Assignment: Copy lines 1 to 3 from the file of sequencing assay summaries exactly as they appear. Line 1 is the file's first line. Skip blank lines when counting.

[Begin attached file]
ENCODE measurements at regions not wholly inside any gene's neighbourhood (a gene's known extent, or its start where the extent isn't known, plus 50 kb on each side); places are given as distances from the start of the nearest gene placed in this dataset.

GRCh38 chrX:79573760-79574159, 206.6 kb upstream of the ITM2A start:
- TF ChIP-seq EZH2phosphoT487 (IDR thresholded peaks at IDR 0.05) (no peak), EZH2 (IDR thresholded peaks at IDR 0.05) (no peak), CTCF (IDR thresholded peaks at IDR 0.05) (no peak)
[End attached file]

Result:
ENCODE measurements at regions not wholly inside any gene's neighbourhood (a gene's known extent, or its start where the extent isn't known, plus 50 kb on each side); places are given as distances from the start of the nearest gene placed in this dataset.

GRCh38 chrX:79573760-79574159, 206.6 kb upstream of the ITM2A start:
- TF ChIP-seq EZH2phosphoT487 (IDR thresholded peaks at IDR 0.05) (no peak), EZH2 (IDR thresholded peaks at IDR 0.05) (no peak), CTCF (IDR thresholded peaks at IDR 0.05) (no peak)